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Tuesday, November 4, 2008

Rainforest Fungus Naturally Synthesizes Diesel


A fungus that lives inside trees in the Patagonian rain forest naturally makes a mix of hydrocarbons that bears a striking resemblance to diesel, biologists announced today. And the fungus can grow on cellulose, a major component of tree trunks, blades of grass and stalks that is the most abundant carbon-based plant material on Earth.

"When we looked at the gas analysis, I was flabbergasted," said Gary Strobel, a plant scientist at Montana State University, and the lead author of a paper in Microbiology describing the find. "We were looking at the essence of diesel fuel."

While genetic engineers have been trying a variety of techniques and genes to get microbes to create fuel out of sugars and starches, almost all commercial biofuel production uses the century-old dry mill grain process. Ethanol plants ferment corn ears into alcohol, which is simple, but wastes the vast majority of the biomatter of the corn plant.

Using the cellulose from plants — the stalk instead of the ear, or simply wood from poplars — to make liquid fuel is a long-held dream because it would be more environmentally efficient and cheaper, but is far more difficult.


First, the cellulose must be broken down into its constituent parts — sugars bearing carbon — and then those pieces must be synthesized into more complex hydrocarbons. Both steps have proven difficult to do without applying large amounts of heat, pressure or chemicals.

"Traditionally that's been an energy-intensive process that also involves lots of chemicals," said Andrew Groover, a plant geneticist studying cell wall formation at the U.S. Forest Service's Pacific Southwest Research Station. "So, one approach is to look for situations in nature where there are organisms that can break down wood as part of their natural lifestyle: wood rot, fungi, termites."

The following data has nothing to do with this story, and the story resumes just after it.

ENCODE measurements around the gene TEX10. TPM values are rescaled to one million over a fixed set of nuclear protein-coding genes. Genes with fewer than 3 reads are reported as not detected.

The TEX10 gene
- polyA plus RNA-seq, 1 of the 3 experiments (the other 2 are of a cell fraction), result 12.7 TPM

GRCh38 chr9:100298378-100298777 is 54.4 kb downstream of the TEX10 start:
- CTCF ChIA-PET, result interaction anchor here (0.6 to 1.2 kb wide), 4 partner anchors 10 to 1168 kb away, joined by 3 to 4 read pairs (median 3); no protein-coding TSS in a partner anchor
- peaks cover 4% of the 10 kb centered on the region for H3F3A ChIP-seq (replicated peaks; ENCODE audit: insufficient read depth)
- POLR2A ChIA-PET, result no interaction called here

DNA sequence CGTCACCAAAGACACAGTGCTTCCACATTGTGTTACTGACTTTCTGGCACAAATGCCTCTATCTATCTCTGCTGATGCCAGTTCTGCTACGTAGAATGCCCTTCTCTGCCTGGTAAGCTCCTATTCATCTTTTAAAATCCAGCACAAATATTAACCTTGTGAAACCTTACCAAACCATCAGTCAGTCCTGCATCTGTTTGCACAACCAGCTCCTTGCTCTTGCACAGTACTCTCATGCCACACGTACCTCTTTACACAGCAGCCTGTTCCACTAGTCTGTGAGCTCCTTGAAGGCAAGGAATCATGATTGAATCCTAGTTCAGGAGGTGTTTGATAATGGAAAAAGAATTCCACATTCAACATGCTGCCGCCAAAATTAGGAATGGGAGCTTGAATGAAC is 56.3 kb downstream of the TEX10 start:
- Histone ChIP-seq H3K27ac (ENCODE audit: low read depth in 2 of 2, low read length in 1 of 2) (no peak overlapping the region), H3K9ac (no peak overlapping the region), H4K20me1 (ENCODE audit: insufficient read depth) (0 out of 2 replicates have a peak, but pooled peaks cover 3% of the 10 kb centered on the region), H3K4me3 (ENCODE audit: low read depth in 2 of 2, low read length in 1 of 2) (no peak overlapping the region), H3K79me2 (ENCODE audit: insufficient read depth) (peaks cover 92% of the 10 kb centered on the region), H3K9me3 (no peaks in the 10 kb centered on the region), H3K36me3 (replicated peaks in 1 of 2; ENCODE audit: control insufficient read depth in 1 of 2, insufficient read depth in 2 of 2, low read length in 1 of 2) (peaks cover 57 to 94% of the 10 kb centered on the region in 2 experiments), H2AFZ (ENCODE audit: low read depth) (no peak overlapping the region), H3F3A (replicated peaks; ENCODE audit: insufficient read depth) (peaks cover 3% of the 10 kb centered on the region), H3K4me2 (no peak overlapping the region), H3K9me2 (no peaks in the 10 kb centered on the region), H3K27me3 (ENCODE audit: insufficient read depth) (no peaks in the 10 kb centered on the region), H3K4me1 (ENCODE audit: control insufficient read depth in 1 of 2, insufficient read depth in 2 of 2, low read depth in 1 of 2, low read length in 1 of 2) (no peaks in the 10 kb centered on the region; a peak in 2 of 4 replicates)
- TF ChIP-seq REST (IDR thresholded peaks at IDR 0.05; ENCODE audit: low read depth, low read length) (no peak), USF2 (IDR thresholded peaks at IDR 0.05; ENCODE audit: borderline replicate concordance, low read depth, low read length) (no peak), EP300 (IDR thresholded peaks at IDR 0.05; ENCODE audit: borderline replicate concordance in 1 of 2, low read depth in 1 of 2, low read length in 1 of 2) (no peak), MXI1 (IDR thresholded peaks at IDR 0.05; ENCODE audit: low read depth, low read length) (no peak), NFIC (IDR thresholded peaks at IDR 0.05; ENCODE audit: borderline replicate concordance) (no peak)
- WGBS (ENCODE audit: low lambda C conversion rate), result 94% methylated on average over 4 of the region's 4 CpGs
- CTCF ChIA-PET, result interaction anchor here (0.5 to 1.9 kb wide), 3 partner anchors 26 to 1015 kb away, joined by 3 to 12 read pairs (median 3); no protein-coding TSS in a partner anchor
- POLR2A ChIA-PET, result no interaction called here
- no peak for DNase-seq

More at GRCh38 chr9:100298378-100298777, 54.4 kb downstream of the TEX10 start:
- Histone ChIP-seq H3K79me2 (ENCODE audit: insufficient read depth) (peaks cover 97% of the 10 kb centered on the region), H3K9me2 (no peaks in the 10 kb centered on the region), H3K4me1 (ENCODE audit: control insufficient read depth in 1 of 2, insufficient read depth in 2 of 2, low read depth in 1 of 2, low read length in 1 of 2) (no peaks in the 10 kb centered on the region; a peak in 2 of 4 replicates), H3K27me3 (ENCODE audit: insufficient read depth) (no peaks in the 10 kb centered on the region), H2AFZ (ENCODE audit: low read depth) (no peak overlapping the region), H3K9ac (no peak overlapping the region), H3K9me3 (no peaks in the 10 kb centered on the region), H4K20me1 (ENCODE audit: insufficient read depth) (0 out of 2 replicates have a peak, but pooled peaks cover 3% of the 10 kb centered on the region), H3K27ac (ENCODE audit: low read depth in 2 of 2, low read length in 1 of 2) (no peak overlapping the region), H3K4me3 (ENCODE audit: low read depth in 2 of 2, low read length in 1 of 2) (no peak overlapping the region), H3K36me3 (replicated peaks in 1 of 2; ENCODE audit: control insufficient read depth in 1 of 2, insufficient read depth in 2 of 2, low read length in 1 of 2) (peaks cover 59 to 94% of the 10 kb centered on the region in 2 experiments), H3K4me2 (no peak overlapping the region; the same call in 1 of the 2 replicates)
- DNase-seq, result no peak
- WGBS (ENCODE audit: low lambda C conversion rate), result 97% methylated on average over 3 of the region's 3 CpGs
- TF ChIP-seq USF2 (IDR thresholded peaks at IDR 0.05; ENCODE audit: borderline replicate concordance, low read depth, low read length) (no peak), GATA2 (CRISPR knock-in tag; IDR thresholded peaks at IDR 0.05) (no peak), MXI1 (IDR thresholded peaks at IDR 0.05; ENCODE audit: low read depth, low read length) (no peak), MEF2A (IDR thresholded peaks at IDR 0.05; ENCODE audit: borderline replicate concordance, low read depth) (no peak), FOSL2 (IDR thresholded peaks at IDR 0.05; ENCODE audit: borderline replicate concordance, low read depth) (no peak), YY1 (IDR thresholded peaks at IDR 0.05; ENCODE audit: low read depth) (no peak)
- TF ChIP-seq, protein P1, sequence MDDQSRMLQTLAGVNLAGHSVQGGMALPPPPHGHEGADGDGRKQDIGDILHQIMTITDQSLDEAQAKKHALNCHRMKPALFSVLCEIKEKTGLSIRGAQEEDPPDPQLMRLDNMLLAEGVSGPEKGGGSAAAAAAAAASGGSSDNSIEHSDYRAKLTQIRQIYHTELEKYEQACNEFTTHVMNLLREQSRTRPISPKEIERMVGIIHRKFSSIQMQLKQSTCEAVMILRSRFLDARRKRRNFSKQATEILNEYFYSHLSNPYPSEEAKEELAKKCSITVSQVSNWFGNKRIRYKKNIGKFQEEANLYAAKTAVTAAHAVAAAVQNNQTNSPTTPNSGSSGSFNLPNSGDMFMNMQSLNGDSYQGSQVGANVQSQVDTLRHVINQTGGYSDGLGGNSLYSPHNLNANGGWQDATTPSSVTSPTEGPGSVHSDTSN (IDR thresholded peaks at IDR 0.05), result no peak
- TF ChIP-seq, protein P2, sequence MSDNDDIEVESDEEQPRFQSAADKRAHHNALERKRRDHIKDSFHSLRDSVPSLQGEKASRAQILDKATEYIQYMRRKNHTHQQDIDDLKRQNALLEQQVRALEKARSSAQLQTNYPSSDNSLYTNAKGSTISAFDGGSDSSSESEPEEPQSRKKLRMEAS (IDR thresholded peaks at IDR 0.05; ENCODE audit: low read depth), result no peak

What's exciting about the Gliocladium roseum fungus, however, is that it can both break down cellulose and synthesize the liquid fuel.

"A step in the production process could be skipped," Strobel said in a press release.

That said, the paper's authors admit that the technique is far from any sort of industrial production.

"This report presents no information on the cost-effectiveness or other details to make G. roseum an alternative fuel source," they write. "Its ultimate value may reside in the genes/enzymes that control hydrocarbon production, and our paper is a necessary first step that may lead to development programmes to make this a commercial venture."

The genome of the fungus is being analyzed at Yale University under the direction of Scott Strobel, a molecular biologist and Gary Strobel's son.

But beyond the biofuel implications, Strobel said that because the fungus can manufacture what we would normally think of as components of crude oil, it casts some doubt on the idea that crude oil is a fossil fuel.

"It may be the case that organisms like this produced some — maybe not all — but some of the world's crude," Strobel said.

Images: 1. Gliocladium roseum. 2. Gary Strobel on one of his many international journeys to find novel species.